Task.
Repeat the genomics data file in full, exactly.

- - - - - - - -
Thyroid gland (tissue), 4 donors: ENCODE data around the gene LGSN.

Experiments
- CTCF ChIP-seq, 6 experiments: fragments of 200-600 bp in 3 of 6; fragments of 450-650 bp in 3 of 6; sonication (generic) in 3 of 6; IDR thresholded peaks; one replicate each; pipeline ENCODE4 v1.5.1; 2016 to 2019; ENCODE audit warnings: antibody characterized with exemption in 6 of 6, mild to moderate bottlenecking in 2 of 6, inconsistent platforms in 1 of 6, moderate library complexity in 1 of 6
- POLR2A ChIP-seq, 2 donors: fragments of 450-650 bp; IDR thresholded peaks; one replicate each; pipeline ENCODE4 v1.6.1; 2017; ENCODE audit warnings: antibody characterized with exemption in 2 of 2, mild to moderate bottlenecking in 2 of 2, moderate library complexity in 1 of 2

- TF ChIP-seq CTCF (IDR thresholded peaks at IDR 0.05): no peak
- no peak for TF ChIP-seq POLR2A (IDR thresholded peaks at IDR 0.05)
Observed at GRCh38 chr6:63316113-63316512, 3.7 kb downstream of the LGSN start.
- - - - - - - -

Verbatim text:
Thyroid gland (tissue), 4 donors: ENCODE data around the gene LGSN.

Experiments
- CTCF ChIP-seq, 6 experiments: fragments of 200-600 bp in 3 of 6; fragments of 450-650 bp in 3 of 6; sonication (generic) in 3 of 6; IDR thresholded peaks; one replicate each; pipeline ENCODE4 v1.5.1; 2016 to 2019; ENCODE audit warnings: antibody characterized with exemption in 6 of 6, mild to moderate bottlenecking in 2 of 6, inconsistent platforms in 1 of 6, moderate library complexity in 1 of 6
- POLR2A ChIP-seq, 2 donors: fragments of 450-650 bp; IDR thresholded peaks; one replicate each; pipeline ENCODE4 v1.6.1; 2017; ENCODE audit warnings: antibody characterized with exemption in 2 of 2, mild to moderate bottlenecking in 2 of 2, moderate library complexity in 1 of 2

- TF ChIP-seq CTCF (IDR thresholded peaks at IDR 0.05): no peak
- no peak for TF ChIP-seq POLR2A (IDR thresholded peaks at IDR 0.05)
Observed at GRCh38 chr6:63316113-63316512, 3.7 kb downstream of the LGSN start.